When she arrived, she found the young man seated cross-legged atop the stone totem that marked the boundary of safety around the village. This time, he was not alone. Perched on his shoulder was a large raven with bright red eyes and streaks of lighter gray among its inky black feathers. Thin curls of smoke rose from its body, wafting lazily into the air above their heads.
“A good morning to you, Miss Ling,” Gu Tai said in greeting, hopping down from the totem as she approached. His companion fluttered its - no, her, by the feel of the raven’s qi - wings but otherwise remained unperturbed by the motion.
“Good morning,” Ling Qi replied with a polite dip of her head. “Thank you for agreeing to help me with this.”
“It is no trouble,” he said dismissively before gesturing to the raven on his shoulder examining her critically. “This is Yuzhao, my friend and companion. She will be helping us today.”
“Charmed.” The raven’s beak clacked as a dry feminine voice emerged from it.
“Ah, likewise?” Ling Qi responded tentatively as the bird turned to preen her feathers. “I’ll introduce you to the one we’ll be training today,” she continued, recovering. She sent a silent nudge to Zhengui, and he emerged from her dantian, materializing a step behind her. “This is Zhengui,” she said brightly, gesturing to her spirit. Gui examined Gu Tai and Yuzhao guilelessly, blinking his bright green eyes, but she noticed that Zhen regarded Gu Tai with ill-concealed suspicion as he peered over her shoulder. Hopefully, she wouldn’t have to have a word with him as she had to with Xuan Shi.
“... The naming sense matches, if nothing else,” Yuzhao, the raven, said dryly, not looking up from her wing.
“Hush, you,” Gu Tai chided, lowering himself to a crouch to more easily meet Gui’s gaze. “Hello there, young one. Are you ready to learn a few little tricks?”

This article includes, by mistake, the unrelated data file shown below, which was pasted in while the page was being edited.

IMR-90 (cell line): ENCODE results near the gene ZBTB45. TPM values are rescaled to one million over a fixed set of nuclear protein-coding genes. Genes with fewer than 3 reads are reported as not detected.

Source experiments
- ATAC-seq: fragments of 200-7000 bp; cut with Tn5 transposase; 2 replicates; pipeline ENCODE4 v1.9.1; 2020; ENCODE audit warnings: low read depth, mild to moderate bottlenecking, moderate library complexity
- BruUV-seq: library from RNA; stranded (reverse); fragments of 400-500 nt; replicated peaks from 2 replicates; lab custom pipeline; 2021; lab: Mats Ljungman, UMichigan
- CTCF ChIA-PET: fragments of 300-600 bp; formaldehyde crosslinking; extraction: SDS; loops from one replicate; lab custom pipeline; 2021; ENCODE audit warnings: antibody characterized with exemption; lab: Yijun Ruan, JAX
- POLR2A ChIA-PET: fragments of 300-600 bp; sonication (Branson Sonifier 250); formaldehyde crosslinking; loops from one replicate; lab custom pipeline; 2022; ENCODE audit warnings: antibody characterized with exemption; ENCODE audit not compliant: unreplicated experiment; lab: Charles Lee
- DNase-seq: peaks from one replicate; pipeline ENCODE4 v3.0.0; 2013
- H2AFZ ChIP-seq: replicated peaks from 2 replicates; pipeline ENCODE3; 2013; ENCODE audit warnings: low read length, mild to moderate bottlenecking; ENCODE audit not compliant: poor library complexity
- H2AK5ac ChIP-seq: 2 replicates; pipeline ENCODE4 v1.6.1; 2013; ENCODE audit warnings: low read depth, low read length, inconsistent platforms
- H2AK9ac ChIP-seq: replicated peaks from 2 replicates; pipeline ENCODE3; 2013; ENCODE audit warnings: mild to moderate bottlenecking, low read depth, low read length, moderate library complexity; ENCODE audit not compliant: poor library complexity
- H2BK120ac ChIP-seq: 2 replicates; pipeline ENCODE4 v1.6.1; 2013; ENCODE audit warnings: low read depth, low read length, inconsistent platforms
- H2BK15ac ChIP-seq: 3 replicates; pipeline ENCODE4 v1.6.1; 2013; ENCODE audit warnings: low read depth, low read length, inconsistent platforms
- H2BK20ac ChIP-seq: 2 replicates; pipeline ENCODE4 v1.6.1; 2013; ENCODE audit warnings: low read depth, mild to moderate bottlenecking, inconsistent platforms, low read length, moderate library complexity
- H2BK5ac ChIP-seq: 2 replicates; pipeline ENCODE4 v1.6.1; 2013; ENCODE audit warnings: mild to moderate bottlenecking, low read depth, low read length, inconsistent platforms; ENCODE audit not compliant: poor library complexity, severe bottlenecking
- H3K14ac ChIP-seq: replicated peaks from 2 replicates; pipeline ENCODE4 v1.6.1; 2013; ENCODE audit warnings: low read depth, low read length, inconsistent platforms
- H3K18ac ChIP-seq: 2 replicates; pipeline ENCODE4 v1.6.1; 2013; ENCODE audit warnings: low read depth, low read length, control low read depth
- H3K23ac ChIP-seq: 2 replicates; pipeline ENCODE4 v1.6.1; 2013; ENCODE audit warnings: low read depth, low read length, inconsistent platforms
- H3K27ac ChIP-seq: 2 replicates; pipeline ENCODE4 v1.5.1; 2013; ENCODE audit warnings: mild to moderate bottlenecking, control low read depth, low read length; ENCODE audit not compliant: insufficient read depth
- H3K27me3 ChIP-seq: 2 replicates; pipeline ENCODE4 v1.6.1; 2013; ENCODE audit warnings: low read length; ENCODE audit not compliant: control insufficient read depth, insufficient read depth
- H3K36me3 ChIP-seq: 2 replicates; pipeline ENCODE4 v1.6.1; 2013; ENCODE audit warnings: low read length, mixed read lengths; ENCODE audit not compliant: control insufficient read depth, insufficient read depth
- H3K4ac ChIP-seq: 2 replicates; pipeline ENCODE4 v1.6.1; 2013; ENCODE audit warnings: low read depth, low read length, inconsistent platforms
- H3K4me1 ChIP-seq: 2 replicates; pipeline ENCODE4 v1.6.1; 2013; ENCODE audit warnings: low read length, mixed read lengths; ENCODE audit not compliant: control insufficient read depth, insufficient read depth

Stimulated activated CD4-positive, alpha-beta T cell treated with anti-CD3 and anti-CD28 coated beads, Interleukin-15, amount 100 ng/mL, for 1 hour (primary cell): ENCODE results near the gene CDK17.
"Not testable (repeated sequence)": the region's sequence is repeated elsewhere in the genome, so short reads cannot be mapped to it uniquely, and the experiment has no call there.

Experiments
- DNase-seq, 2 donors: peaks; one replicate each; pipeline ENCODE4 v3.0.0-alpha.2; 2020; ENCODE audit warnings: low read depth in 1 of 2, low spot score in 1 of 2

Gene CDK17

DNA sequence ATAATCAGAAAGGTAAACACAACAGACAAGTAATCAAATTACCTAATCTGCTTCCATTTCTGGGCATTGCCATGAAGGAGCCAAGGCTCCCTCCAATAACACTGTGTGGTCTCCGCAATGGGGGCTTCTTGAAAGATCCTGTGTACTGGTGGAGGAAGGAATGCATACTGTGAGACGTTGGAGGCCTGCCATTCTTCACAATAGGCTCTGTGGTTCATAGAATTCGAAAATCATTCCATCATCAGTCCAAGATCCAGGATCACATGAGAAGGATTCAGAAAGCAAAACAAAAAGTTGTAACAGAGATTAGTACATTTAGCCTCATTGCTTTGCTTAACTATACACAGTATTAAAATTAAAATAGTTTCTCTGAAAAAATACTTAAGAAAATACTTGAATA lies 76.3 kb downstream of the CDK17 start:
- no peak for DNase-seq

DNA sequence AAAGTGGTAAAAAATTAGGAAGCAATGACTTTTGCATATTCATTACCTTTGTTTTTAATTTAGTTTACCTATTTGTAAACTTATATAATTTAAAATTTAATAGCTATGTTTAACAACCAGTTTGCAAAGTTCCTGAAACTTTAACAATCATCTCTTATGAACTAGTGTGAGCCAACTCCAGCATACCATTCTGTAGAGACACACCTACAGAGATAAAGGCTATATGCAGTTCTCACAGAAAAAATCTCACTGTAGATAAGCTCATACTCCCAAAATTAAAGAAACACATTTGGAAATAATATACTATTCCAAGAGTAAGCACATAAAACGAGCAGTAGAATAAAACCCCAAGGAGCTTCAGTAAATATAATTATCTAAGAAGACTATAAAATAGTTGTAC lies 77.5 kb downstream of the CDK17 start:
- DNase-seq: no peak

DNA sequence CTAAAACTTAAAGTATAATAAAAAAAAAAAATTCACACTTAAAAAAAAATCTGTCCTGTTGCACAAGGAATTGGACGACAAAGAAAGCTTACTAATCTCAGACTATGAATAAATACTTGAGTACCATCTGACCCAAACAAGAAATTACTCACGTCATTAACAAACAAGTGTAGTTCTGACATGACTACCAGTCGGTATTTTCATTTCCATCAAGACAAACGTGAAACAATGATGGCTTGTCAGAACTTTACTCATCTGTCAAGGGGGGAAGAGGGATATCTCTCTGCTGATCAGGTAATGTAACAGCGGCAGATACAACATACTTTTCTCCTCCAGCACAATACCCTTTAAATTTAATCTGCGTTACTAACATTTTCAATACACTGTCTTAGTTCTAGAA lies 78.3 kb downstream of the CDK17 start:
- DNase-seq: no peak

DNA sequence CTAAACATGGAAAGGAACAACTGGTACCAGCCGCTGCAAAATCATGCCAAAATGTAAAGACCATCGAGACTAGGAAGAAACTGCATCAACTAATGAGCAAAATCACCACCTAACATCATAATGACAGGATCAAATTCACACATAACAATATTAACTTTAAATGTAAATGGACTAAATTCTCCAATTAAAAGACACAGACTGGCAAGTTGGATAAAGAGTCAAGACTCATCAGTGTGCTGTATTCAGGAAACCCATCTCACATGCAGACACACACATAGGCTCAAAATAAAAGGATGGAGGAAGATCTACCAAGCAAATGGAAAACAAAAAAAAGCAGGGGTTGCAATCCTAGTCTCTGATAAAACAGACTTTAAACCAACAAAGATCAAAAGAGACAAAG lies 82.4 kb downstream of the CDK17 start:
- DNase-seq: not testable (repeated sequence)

“What kind of tricks?”’ Zhen asked, slipping forward, his warm body resting on her shoulder. His suspicion colored his voice, but he sounded interested.
“Gui wants to learn because Big Sister will be happy if Gui is strong,” his other half said, scuffing at the ground with his blunt claws.
“What a dedicated spirit you have,” Gu Tai mused, glancing up at the serpent peeking over her shoulder. “Unlike some.”
“I am as dedicated as you deserve,” the bird on his shoulder retorted. “Are we going to begin?”
“Once we get ourselves off the road,” Gu Tai replied dryly before addressing Ling Qi once again. “I doubt it is in Miss Ling’s interests to break up the eastern road.”
“Probably not,” she said with a shrug. “If you’ll follow me, there’s a good clearing nearby.” This was fine. No mentions of marriage or the future, just a little training between friendly acquaintances.
Xiulan’s cousin did, as it turned out, have a fair amount of advice to offer - or rather, his spirit did. Yuzhao was a creature of Sun and Death unique to the eastern deserts and descended from the now extinct phoenixes that once resided there or so she had bragged. The point was that she had a fair amount of insight to offer Zhengui on mixing his two conflicting natures of growth and destruction.